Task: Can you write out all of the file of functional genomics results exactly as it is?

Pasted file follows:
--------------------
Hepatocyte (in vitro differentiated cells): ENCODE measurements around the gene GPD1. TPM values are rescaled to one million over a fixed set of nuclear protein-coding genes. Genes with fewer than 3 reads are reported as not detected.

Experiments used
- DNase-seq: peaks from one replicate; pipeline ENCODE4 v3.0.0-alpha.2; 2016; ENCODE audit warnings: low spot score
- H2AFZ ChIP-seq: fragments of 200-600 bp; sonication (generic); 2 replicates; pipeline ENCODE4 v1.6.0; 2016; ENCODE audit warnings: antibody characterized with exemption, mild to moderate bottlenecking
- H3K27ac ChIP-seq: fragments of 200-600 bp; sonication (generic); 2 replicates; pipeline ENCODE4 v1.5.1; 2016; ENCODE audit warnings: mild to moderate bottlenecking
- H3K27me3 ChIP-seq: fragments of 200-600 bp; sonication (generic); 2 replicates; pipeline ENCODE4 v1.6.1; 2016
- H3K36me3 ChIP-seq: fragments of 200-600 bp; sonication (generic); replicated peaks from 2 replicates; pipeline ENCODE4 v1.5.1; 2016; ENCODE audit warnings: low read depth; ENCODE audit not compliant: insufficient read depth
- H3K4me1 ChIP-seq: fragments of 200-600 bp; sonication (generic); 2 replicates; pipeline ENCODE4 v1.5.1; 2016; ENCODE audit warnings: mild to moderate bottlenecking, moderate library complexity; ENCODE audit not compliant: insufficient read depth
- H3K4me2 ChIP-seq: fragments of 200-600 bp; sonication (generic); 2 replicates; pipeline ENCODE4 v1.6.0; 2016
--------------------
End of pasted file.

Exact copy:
Hepatocyte (in vitro differentiated cells): ENCODE measurements around the gene GPD1. TPM values are rescaled to one million over a fixed set of nuclear protein-coding genes. Genes with fewer than 3 reads are reported as not detected.

Experiments used
- DNase-seq: peaks from one replicate; pipeline ENCODE4 v3.0.0-alpha.2; 2016; ENCODE audit warnings: low spot score
- H2AFZ ChIP-seq: fragments of 200-600 bp; sonication (generic); 2 replicates; pipeline ENCODE4 v1.6.0; 2016; ENCODE audit warnings: antibody characterized with exemption, mild to moderate bottlenecking
- H3K27ac ChIP-seq: fragments of 200-600 bp; sonication (generic); 2 replicates; pipeline ENCODE4 v1.5.1; 2016; ENCODE audit warnings: mild to moderate bottlenecking
- H3K27me3 ChIP-seq: fragments of 200-600 bp; sonication (generic); 2 replicates; pipeline ENCODE4 v1.6.1; 2016
- H3K36me3 ChIP-seq: fragments of 200-600 bp; sonication (generic); replicated peaks from 2 replicates; pipeline ENCODE4 v1.5.1; 2016; ENCODE audit warnings: low read depth; ENCODE audit not compliant: insufficient read depth
- H3K4me1 ChIP-seq: fragments of 200-600 bp; sonication (generic); 2 replicates; pipeline ENCODE4 v1.5.1; 2016; ENCODE audit warnings: mild to moderate bottlenecking, moderate library complexity; ENCODE audit not compliant: insufficient read depth
- H3K4me2 ChIP-seq: fragments of 200-600 bp; sonication (generic); 2 replicates; pipeline ENCODE4 v1.6.0; 2016